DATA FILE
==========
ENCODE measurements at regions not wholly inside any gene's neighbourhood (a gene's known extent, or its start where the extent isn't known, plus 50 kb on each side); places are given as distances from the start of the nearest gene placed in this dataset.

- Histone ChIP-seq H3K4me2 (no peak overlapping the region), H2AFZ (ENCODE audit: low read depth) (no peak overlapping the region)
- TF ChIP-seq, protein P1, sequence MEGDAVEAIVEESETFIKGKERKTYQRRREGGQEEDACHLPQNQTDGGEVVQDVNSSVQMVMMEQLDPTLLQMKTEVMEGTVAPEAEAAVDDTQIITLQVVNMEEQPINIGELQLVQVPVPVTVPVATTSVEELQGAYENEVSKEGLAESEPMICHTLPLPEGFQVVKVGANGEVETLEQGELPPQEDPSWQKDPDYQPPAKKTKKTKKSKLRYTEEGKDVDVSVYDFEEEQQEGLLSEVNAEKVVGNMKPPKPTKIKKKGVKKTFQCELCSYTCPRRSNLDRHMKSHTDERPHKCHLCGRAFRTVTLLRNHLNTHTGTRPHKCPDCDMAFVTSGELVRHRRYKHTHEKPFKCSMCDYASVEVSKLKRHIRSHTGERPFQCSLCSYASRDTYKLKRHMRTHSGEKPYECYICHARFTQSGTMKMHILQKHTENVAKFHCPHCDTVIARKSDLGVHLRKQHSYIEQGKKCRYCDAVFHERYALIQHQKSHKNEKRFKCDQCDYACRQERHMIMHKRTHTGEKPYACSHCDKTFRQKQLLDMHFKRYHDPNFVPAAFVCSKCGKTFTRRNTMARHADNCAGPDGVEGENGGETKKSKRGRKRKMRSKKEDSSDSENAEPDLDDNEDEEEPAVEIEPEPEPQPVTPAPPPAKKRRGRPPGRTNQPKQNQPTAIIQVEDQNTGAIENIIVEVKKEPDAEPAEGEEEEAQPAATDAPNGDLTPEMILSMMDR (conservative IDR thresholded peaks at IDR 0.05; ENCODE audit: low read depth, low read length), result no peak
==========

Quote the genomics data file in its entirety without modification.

ENCODE measurements at regions not wholly inside any gene's neighbourhood (a gene's known extent, or its start where the extent isn't known, plus 50 kb on each side); places are given as distances from the start of the nearest gene placed in this dataset.

- Histone ChIP-seq H3K4me2 (no peak overlapping the region), H2AFZ (ENCODE audit: low read depth) (no peak overlapping the region)
- TF ChIP-seq, protein P1, sequence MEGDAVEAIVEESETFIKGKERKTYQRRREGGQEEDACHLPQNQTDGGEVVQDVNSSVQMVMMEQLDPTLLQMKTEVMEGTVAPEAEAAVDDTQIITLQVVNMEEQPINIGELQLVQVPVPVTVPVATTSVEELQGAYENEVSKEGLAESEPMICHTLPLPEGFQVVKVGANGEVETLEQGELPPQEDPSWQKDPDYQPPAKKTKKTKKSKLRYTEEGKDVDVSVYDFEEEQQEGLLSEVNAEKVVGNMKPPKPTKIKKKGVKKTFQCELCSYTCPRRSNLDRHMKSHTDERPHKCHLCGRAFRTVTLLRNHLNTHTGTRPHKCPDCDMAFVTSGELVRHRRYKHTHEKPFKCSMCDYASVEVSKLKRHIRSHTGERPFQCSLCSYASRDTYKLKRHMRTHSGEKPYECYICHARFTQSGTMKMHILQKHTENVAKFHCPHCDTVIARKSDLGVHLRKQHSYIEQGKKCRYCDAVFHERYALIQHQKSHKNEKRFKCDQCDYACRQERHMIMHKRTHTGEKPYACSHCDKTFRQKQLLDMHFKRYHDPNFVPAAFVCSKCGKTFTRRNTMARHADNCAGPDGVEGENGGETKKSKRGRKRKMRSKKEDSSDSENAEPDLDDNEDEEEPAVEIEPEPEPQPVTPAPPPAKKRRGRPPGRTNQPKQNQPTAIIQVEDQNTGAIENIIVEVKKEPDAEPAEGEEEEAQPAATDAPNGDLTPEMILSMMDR (conservative IDR thresholded peaks at IDR 0.05; ENCODE audit: low read depth, low read length), result no peak